Near-drowning predisposes one to infection by the fungus Scedosporium apiospermum, and brain abscess is the most common consequence. Vertebral osteomyelitis due to this organism is exceedingly rare. The authors report on a 43-year-old man who developed fungal spondylodiscitis several weeks after a near-drowning event. The rare nature of this infection led to a delay in diagnosis. A combination of surgical debridement, instrumentation, and antifungal therapy resulted in an excellent outcome at 1 year of follow-up.
Fassil B. Mesfin, Ellis Tobin, Mathew A. Adamo and Darryl DiRisio
John W. German, Mathew A. Adamo, Regis G. Hoppenot, Jessin H. Blossom and Henry A. Nagle
Minimally invasive lumbar discectomy is a refinement of the standard open microsurgical discectomy technique. Proponents of the minimally invasive technique suggest that it improves patient outcome, shortens hospital stay, and decreases hospital costs. Despite these claims there is little support in the literature to justify the adoption of minimally invasive discectomy over standard open microsurgical discectomy. In the present study, the authors address some of these issues by comparing the short-term outcomes in patients who underwent first time, single-level lumbar discectomy at L3–4, L4–5, or L5–S1 using either a minimally invasive percutaneous, muscle splitting approach or a standard, open, muscle-stripping microsurgical approach.
A retrospective chart review of 172 patients who had undergone a first-time, single-level lumbar discectomy at either L3–4, L4–5, or L5–S1 was performed. Perioperative results were assessed by comparing the following parameters between patients who had undergone minimally invasive discectomy and those who received standard open microsurgical discectomy: length of stay, operative time, estimated blood loss, rate of cerebrospinal fluid leak, post-anesthesia care unit narcotic use, need for a physical therapy consultation, and need for admission to the hospital.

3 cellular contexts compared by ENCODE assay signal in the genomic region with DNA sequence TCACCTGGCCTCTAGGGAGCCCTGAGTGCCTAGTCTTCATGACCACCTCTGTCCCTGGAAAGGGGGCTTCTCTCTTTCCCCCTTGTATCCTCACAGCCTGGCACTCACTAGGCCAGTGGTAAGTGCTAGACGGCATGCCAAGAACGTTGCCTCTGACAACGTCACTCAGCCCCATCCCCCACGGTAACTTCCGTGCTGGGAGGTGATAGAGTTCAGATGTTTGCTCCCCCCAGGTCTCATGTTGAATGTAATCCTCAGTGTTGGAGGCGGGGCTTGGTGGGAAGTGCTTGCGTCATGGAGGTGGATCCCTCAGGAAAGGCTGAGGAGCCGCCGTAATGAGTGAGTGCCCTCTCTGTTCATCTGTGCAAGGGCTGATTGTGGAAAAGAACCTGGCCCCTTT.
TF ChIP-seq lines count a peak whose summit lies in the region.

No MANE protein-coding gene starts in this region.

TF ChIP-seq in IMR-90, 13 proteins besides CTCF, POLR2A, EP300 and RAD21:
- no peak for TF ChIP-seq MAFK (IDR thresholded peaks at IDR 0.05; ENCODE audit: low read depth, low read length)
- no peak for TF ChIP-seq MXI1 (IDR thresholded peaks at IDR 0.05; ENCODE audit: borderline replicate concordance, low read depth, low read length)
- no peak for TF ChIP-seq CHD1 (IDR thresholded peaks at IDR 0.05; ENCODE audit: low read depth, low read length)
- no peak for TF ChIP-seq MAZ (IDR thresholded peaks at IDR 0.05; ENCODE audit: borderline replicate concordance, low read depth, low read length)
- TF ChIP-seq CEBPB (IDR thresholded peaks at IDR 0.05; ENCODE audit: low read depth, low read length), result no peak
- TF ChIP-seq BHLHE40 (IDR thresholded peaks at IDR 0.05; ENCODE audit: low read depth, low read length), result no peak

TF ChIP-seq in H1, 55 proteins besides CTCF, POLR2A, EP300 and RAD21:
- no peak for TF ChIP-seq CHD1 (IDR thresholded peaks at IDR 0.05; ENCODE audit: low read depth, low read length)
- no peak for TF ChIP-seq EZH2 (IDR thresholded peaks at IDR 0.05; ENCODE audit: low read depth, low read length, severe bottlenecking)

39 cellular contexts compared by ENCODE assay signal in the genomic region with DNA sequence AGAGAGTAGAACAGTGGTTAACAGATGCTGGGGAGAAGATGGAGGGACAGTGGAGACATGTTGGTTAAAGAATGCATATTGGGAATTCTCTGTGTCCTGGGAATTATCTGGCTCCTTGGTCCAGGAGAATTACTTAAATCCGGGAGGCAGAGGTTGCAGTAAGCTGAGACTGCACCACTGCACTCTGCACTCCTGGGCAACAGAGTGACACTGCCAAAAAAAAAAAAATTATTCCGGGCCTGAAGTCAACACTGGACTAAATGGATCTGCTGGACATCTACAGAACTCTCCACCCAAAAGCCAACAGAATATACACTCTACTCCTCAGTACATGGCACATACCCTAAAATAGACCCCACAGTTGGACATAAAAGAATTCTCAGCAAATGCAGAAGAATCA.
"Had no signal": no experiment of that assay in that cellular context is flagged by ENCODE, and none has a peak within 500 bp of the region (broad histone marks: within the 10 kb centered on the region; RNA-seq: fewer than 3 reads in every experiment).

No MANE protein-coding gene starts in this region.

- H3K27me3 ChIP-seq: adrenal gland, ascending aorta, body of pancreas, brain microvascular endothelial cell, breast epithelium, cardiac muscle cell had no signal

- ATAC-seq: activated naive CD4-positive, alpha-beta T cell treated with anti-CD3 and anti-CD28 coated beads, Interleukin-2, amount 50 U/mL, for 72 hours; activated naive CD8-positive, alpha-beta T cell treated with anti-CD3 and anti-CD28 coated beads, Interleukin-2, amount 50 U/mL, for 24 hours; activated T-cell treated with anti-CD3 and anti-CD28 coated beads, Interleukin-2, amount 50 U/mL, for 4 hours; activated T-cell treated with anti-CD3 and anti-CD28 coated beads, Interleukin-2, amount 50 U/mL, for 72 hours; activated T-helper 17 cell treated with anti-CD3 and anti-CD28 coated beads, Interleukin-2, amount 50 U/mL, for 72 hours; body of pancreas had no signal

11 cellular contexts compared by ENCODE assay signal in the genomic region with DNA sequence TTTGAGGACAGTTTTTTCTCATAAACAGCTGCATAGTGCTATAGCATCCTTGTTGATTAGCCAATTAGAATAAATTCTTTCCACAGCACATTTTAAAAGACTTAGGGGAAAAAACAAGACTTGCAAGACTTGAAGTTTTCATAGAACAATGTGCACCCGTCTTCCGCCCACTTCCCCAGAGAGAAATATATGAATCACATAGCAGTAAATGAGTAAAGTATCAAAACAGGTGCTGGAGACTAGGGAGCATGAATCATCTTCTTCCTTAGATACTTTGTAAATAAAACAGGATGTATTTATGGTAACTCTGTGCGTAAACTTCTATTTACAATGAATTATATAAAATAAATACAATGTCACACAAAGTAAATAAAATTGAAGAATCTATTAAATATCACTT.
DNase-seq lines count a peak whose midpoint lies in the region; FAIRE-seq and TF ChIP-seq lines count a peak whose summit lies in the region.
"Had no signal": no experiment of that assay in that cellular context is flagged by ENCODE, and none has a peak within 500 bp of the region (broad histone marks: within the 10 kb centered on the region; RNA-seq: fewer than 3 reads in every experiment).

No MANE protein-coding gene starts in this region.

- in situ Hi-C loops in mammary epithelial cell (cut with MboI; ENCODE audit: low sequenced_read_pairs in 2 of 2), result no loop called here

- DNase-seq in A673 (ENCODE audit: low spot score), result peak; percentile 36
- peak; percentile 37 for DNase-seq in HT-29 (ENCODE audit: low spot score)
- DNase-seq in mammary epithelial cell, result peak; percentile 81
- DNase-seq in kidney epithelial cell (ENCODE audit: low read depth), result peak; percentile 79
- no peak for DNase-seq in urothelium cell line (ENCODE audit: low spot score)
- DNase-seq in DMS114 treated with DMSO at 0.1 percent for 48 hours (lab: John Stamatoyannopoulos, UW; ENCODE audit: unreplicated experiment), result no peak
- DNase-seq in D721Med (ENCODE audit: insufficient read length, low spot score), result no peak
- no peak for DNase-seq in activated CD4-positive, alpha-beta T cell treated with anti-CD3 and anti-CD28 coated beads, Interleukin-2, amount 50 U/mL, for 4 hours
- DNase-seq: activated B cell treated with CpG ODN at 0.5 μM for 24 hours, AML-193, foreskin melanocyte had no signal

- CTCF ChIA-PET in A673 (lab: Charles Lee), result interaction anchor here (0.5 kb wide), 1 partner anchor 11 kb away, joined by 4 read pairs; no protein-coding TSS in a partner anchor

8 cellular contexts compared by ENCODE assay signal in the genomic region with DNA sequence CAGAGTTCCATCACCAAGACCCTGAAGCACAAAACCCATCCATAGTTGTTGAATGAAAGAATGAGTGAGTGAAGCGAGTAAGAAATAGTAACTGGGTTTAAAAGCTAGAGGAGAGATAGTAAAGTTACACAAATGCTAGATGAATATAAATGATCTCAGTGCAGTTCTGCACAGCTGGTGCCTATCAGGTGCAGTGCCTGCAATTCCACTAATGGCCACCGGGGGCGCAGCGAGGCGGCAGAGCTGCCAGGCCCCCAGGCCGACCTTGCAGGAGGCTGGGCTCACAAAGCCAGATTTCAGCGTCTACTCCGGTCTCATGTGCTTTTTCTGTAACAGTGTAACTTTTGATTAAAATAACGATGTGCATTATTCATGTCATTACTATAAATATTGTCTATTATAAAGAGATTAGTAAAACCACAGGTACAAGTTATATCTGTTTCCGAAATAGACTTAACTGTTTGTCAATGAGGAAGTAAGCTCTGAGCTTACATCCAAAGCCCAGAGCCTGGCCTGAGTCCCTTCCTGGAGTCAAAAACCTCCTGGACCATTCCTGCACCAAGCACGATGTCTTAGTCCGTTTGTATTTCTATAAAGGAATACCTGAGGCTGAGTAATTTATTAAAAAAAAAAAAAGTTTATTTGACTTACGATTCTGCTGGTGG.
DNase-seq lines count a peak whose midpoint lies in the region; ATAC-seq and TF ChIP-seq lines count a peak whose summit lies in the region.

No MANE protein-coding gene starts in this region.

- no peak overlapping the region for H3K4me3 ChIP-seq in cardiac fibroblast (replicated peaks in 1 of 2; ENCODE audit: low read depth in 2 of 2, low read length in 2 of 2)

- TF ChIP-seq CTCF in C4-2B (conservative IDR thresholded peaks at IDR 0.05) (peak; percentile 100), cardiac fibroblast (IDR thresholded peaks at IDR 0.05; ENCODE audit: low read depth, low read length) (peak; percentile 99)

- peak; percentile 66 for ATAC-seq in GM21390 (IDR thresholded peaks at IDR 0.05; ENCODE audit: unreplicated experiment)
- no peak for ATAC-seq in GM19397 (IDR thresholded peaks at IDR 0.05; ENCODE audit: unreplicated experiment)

Forty-nine patients underwent minimally invasive discectomy, and 123 patients underwent open microsurgical discectomy. At baseline the groups did differ significantly with respect to age, but did not differ with respect to height, weight, sex, body mass index, level of radiculopathy, side of radiculopathy, insurance status, or type of preoperative analgesic use. No statistically significant differences were identified in operative time, rate of cerebrospinal fluid leak, or need for a physical therapy consultation. Statistically significant differences were identified in length of stay, estimated blood loss, postanesthesia care unit narcotic use, and need for admission to the hospital.
In this retrospective study, patients who underwent minimally invasive discectomy were found to have similiar perioperative results as those who underwent open microsurgical discectomy. The differences, although statistically significant, are of modest clinical significance.